Protecting our Children from Eating Disorders
By Jazzercise, Inc.
(CARLSBAD, CA) -- Although they have been widely acknowledged and studied over the past two decades, eating disorders are still a persistent danger in American society, particularly for young women. "Our fascination with body image and the pursuit of perfection continue to fuel psychological distortions when it comes to food," says Judi Sheppard Missett, founder and CEO of Jazzercise.
Here are some triggers that parents and children should be aware of:
Many popular activities for girls have a disproportionate emphasis on appearance -- cheerleading, dance, and gymnastics are prime examples. If your daughter participates in similar activities, speak openly about the pressures placed on appearance.
Help her to cultivate a healthy body image by directing as much attention towards her enthusiasm, her personal accomplishments and her dedication. The more subtle reminders you can offer that appearance is only a small portion of the whole experience, the more positive she will feel about herself. Beware when your child begins to skip meals on a regular basis. Determine whether she's eating elsewhere or not at all. Likewise, be aware of what types of foods she eats. Is her diet well balanced, including occasional fun treats like ice cream, or is she surviving strictly on a diet of vegetables and dry cereal?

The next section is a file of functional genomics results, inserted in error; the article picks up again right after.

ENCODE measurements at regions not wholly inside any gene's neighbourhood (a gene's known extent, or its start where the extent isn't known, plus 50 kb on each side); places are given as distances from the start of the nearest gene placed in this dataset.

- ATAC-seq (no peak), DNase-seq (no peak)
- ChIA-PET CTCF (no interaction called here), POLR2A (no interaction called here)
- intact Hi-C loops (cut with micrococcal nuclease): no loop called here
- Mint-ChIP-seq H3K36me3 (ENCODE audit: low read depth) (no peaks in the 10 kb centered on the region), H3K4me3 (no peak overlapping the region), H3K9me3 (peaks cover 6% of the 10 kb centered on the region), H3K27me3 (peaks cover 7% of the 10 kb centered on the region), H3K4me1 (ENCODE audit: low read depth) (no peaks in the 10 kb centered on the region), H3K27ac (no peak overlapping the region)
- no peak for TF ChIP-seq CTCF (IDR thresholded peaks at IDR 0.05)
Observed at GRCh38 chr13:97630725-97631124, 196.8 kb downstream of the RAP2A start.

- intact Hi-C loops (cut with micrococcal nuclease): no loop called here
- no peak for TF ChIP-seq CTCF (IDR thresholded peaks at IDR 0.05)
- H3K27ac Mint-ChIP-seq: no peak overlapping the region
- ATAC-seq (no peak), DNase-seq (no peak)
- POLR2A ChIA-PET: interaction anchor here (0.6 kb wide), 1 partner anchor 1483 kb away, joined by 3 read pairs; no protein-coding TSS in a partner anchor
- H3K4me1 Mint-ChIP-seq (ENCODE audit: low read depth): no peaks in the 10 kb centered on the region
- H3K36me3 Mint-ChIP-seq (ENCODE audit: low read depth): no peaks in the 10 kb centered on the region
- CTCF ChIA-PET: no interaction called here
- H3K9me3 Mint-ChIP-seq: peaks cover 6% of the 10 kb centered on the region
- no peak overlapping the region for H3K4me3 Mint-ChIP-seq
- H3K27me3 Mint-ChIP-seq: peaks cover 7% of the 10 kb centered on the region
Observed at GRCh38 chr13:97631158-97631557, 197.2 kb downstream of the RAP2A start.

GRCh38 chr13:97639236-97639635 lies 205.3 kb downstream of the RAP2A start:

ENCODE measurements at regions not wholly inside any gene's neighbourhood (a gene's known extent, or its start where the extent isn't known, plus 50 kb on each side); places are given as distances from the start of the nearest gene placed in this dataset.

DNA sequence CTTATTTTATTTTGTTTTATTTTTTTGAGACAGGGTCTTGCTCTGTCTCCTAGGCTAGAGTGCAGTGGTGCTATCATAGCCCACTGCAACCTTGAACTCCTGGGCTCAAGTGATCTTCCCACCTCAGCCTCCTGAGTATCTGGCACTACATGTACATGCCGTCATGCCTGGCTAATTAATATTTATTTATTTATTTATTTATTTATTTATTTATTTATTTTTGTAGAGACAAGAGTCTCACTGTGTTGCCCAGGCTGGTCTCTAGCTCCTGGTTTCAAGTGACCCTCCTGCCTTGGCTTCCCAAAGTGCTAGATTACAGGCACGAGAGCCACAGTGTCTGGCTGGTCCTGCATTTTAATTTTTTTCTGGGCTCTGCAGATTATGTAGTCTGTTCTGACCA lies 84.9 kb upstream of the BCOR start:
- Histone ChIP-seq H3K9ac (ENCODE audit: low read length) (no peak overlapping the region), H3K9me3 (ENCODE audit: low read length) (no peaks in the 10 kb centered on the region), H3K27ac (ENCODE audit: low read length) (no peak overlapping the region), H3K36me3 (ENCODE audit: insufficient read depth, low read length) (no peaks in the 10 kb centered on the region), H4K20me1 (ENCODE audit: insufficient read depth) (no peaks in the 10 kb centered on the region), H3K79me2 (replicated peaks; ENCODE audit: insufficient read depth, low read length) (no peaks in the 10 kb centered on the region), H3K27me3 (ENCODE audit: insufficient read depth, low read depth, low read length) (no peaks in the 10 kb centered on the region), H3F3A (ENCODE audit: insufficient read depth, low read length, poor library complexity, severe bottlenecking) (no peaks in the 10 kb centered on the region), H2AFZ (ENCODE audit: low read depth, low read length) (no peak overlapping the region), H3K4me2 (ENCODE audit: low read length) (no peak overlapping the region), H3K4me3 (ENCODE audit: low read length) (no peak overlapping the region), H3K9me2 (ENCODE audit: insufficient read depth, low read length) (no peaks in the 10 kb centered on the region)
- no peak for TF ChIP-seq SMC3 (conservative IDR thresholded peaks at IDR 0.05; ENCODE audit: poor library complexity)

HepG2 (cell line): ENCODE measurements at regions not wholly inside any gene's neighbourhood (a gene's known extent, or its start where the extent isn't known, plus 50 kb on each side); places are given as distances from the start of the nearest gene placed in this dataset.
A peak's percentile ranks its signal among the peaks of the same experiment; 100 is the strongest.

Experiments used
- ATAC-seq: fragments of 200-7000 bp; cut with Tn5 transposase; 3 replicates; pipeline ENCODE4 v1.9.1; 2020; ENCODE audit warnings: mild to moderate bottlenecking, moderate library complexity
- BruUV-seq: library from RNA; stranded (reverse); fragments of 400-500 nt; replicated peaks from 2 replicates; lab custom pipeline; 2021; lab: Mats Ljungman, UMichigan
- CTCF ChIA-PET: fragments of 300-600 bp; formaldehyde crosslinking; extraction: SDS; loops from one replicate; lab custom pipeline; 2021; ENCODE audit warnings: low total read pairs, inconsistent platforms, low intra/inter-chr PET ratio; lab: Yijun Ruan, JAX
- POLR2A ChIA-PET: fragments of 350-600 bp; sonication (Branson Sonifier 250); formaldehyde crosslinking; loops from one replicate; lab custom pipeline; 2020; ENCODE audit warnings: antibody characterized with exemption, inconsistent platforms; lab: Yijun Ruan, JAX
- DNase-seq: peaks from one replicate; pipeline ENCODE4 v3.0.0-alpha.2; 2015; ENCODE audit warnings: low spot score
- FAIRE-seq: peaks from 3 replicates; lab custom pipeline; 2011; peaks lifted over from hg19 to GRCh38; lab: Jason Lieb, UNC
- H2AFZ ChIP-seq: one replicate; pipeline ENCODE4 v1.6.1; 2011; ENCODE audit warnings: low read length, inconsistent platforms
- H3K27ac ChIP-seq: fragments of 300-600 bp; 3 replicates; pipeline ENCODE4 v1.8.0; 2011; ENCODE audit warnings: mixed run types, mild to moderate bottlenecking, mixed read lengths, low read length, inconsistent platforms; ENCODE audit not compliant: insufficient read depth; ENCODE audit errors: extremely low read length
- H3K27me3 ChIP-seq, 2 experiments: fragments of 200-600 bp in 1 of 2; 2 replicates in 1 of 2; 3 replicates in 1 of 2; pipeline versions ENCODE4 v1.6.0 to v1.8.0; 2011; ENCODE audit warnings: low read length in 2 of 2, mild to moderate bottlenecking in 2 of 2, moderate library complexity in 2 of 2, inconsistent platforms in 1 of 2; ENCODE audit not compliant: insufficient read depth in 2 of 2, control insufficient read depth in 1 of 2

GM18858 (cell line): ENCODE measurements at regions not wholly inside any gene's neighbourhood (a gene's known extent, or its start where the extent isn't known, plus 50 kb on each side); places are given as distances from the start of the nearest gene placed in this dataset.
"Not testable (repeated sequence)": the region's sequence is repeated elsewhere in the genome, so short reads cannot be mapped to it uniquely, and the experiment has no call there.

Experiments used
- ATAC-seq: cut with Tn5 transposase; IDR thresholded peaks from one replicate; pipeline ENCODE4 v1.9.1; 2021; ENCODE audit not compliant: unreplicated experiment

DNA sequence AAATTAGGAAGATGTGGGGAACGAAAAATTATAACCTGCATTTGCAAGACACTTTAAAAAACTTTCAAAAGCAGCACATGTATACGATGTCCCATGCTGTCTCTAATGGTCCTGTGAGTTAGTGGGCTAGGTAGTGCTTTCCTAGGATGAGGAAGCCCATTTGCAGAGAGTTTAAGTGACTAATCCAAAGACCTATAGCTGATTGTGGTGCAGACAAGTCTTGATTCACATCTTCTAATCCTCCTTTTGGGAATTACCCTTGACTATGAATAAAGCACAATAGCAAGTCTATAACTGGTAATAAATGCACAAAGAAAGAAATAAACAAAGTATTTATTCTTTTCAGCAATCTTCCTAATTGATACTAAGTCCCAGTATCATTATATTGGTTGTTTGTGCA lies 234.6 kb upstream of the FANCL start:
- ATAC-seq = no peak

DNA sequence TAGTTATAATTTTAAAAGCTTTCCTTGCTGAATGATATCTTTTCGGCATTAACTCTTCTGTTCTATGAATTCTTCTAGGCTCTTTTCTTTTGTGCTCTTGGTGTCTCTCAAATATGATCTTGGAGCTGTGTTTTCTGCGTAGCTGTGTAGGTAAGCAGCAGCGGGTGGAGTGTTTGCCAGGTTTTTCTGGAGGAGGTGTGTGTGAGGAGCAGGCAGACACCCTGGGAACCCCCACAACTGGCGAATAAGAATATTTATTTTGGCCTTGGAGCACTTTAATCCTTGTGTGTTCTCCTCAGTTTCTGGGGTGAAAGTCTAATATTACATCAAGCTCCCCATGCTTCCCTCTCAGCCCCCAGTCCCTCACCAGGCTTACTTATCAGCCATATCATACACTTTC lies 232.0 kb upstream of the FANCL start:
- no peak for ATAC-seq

Encourage regular physical activity, but watch for signs of overindulgence. Individuals with eating disorders often balance their starvation or binge- purge diets with hours of exercise.
One preventive measure is to introduce your children to exercise at an early age and participate with them. In this way, you can teach them the value of moderate workouts and begin building a healthy self esteem at a young age.
The following abdominal exercise is easy to perform together, and you can guide one another to
good technique and execution. Because this exercise lifts the pelvis, rather than the upper
torso, you will feel a bit more emphasis on the lower abdominal region, although the entire
length of your abdominal muscles will be working.
Begin on your back with your legs extended in the air, knees bent, and feet above your hips. You can cross your ankles if it is more comfortable for you. Exhale and pull your abdominal muscles in as if you were trying to touch your belly button to your spine. Use your abdominal muscles to pull your hip bones up toward your ribs and tilt your tailbone slightly upward. Lower slowly and repeat this exercise 10 to 15 times. Be sure to keep the movement small, and avoid swinging or kicking your legs as you do this. You can practice the pelvic tilt movement with your feet flat on the floor before trying it with your legs elevated, if desired.